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The tidewater goby may not be the most prepossessing of fish, but efforts to protect it have made it a local sensation and benefited its brackish habitat.

The tidewater goby may not be the most prepossessing of fish, but efforts to protect it have made it a local sensation and benefited its brackish habitat.


Tidewater Goby’s Gift to the Habitat

Efforts to Protect the Endangered Fish Benefit Estuaries


Monday, October 4, 2010

The tidewater goby may not be the biggest or most prepossessing fish in Santa Barbara, but the conservation efforts involved in protecting it over the last decade certainly make it a local sensation. In the wake of the tidewater goby’s attaining federally endangered status in 1994, environmental groups and individuals worked hard to get this species the public concern and protection it needed.

Just two inches long, this little goby thrives in the slow-moving, brackish waters of coastal estuaries and lagoons. Male gobies make burrows in the muddy silt at the bottom and are courted by hopeful females intending to lay their eggs in the protected refuges. Once a male identifies a female suitable enough to enter his burrow (they are known to be highly selective), he will guard the eggs for about 10 days until they hatch.

This goby prime real estate comes at a price, though. Because it is highly sensitive to changes in salinity levels, temperature, water depth, and water flow, the tidewater goby is extremely affected by human influences on its habitat.

“Drought, wetland filling, and destruction of watersheds lead to fewer and fewer tidewater goby populations,” explained Kevin Lafferty, a UCSB professor who researches tidewater goby genetics. “These effects make it more likely for populations in entire regions to go extinct, which has already been demonstrated in Los Angeles and Orange County.”

Artificial breaching and draining of lagoons is one of the biggest threats to tidewater goby populations in Santa Barbara, as this process opens creek mouths to the ocean, exposes goby burrows to the sun (eggs in burrows dry up), creates a flow that rushes fish out into the ocean where they can’t adapt, increases salinity, and lowers temperatures. After much lobbying and public attention being directed to the situation, the city has stopped artificial breaching in Santa Barbara, and taken additional steps to limit risks to the environmental integrity of stagnant lagoons.

Brian Trautwein, environmental analyst for the Environmental Defense Center, tooting his organization’s horn, said, “Thanks to EDC’s work since 2000, the breaching of the Mission Creek Lagoon was stopped. Ever since, the lagoon has become a better habitat for a variety of birds and fish, and is larger and more beautiful than ever.”

The tidewater goby’s perilous condition has given rise to numerous restoration programs in Santa Barbara. Many individuals and environmental groups in addition to the EDC have participated in management and conservation plans to restore areas harboring the endangered species, Trautwein added. “EDC spearheaded the Mission Creek Tidewater Goby Management Plan in hopes of protecting the species from the Mission Creek Flood Control Project,” Trautwein said. “We need to recover the species so it is no longer endangered, and to do that we need to restore its habitats, which include the Mission and Laguna creeks.”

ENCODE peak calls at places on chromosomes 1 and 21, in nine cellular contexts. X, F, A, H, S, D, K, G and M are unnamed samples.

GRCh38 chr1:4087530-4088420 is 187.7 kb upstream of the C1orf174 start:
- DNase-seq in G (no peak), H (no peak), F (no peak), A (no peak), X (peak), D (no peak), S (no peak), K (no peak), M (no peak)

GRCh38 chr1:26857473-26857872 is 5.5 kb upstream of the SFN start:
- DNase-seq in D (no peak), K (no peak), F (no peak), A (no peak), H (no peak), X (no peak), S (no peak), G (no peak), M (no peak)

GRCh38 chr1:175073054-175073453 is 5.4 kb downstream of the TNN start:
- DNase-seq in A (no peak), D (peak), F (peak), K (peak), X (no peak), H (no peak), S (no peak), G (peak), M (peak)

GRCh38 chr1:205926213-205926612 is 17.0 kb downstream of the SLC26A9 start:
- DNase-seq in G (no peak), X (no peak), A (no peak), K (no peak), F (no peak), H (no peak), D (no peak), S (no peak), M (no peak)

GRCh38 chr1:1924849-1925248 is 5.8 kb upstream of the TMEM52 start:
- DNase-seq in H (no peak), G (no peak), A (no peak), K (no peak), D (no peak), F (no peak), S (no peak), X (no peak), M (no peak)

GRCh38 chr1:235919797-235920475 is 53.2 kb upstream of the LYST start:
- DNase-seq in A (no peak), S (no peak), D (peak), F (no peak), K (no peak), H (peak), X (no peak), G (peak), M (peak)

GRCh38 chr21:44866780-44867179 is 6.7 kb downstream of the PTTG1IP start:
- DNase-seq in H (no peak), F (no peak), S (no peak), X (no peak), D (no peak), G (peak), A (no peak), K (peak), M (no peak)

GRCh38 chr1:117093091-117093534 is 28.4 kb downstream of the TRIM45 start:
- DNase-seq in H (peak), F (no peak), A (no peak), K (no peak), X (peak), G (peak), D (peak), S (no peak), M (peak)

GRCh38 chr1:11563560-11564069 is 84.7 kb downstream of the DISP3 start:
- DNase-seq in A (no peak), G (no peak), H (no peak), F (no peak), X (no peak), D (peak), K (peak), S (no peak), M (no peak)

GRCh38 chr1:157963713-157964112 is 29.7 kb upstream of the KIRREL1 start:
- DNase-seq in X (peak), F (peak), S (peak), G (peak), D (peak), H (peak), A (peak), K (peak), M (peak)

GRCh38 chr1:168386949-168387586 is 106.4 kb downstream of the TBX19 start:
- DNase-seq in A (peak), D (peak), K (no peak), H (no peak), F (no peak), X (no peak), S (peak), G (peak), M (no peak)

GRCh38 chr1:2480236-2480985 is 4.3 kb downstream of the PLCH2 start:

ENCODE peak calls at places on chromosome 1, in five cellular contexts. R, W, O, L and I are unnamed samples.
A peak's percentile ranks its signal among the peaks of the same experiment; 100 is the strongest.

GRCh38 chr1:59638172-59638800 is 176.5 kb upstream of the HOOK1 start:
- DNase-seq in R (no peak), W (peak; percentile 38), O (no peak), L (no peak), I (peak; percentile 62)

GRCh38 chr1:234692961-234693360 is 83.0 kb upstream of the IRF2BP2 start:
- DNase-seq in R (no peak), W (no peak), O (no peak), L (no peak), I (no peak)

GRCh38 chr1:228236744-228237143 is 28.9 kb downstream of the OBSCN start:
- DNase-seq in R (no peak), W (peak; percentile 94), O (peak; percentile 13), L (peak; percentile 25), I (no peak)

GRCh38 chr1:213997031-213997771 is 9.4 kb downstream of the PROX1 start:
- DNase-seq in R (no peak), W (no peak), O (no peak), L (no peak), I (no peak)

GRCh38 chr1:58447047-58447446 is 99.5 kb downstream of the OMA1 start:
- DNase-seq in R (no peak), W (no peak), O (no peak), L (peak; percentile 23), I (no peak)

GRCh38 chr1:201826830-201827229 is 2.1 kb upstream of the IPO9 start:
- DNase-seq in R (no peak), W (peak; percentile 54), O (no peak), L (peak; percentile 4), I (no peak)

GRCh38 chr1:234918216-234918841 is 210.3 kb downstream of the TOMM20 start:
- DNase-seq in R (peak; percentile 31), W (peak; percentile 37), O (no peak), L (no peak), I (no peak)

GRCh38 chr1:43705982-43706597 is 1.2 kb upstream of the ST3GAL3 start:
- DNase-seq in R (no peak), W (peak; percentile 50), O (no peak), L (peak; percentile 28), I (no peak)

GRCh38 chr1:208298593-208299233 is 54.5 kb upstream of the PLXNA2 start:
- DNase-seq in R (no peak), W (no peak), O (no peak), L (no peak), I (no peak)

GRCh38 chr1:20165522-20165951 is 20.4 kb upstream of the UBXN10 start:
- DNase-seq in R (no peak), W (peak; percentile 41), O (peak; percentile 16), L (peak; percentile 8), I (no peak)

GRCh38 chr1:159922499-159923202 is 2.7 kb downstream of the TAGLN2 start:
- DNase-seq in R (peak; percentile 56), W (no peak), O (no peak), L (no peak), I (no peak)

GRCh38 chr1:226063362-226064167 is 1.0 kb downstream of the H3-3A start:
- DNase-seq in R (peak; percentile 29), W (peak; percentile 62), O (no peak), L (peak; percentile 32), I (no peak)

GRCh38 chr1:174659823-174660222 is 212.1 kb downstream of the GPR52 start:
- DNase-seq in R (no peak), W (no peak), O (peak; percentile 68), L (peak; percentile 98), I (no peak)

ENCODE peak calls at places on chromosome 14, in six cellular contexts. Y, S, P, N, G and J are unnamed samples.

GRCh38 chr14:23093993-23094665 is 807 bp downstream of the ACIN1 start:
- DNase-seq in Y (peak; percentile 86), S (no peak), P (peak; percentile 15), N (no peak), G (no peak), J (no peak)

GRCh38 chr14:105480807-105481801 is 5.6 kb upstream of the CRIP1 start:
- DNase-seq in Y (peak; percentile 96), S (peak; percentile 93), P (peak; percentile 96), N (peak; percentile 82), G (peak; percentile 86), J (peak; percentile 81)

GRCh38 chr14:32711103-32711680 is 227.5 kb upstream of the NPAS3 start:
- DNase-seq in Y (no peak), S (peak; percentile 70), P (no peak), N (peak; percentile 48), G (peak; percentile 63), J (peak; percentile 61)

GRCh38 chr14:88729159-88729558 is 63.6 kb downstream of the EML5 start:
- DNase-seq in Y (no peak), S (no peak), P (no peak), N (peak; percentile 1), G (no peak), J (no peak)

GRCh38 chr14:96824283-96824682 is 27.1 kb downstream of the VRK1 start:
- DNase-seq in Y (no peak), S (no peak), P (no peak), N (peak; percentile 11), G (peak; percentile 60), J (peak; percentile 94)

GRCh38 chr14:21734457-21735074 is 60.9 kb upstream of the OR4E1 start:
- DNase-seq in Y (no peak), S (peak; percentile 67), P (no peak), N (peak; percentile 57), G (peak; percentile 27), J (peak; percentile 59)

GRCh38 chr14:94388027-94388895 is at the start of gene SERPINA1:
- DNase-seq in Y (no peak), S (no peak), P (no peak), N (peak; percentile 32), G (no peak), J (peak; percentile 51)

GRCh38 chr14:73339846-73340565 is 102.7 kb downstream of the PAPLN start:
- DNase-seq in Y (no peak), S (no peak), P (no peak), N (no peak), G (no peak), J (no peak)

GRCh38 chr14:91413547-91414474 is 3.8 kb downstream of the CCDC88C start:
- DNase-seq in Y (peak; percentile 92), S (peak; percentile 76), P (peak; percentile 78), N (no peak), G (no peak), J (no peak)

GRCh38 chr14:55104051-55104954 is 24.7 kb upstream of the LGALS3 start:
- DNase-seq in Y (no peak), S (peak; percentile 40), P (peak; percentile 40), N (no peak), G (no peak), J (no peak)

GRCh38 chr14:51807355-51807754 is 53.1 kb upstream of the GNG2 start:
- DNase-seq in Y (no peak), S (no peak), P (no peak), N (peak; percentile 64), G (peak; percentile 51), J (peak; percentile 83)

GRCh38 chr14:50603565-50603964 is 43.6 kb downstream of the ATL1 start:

Another example of community support for the endangered fish came when the City of Santa Barbara planned to install an ultraviolet filtering system on both the Laguna and Arroyo Burro channels in efforts to limit high levels of pathogens in the water. The city was met by numerous groups and individuals concerned about the effects this installation would have on tidewater gobies and the freshwater food webs in general.

The resistance focused the city’s attention on mitigation efforts that needed to be considered before the filtering project could be implemented. These include a full lagoon restoration plan to ensure protection for the endangered species and to improve the overall habitat.

Besides the benefit to the tidewater goby, these efforts have fueled revisions in the city’s standard operating procedures, bringing focus to the countless other organisms living in these diverse ecosystems.

At this point, much depends on how comfortable Californians are with having less than 5 percent of their original coastal wetlands left, and whether or not they can countenance a coastal landscape without the wildlife, flora, and beauty of these areas. As Aldo Leopold once famously wrote, “There are some who can live without wild things, and some who cannot. I am one of those who cannot.”

For more information, see Fish and Wildlife’s Recovery Plan for the tidewater goby, with Lafferty’s journal references and suggestions for species revival:

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